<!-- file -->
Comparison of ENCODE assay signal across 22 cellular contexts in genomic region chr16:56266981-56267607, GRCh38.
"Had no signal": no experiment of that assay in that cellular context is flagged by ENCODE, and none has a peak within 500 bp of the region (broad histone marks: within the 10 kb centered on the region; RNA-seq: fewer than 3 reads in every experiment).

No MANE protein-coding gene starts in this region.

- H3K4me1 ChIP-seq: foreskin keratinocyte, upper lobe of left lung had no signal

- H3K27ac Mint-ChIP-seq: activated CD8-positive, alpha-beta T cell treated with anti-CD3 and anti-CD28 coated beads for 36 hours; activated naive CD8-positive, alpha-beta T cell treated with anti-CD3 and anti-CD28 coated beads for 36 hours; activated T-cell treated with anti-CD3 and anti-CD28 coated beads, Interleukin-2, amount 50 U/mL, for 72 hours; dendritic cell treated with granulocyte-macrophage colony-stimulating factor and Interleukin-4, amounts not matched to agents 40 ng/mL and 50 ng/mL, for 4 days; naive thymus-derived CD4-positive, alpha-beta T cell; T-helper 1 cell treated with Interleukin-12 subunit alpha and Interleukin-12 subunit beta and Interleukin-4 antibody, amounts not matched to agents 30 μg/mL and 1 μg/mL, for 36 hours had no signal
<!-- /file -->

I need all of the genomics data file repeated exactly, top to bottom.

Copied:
Comparison of ENCODE assay signal across 22 cellular contexts in genomic region chr16:56266981-56267607, GRCh38.
"Had no signal": no experiment of that assay in that cellular context is flagged by ENCODE, and none has a peak within 500 bp of the region (broad histone marks: within the 10 kb centered on the region; RNA-seq: fewer than 3 reads in every experiment).

No MANE protein-coding gene starts in this region.

- H3K4me1 ChIP-seq: foreskin keratinocyte, upper lobe of left lung had no signal

- H3K27ac Mint-ChIP-seq: activated CD8-positive, alpha-beta T cell treated with anti-CD3 and anti-CD28 coated beads for 36 hours; activated naive CD8-positive, alpha-beta T cell treated with anti-CD3 and anti-CD28 coated beads for 36 hours; activated T-cell treated with anti-CD3 and anti-CD28 coated beads, Interleukin-2, amount 50 U/mL, for 72 hours; dendritic cell treated with granulocyte-macrophage colony-stimulating factor and Interleukin-4, amounts not matched to agents 40 ng/mL and 50 ng/mL, for 4 days; naive thymus-derived CD4-positive, alpha-beta T cell; T-helper 1 cell treated with Interleukin-12 subunit alpha and Interleukin-12 subunit beta and Interleukin-4 antibody, amounts not matched to agents 30 μg/mL and 1 μg/mL, for 36 hours had no signal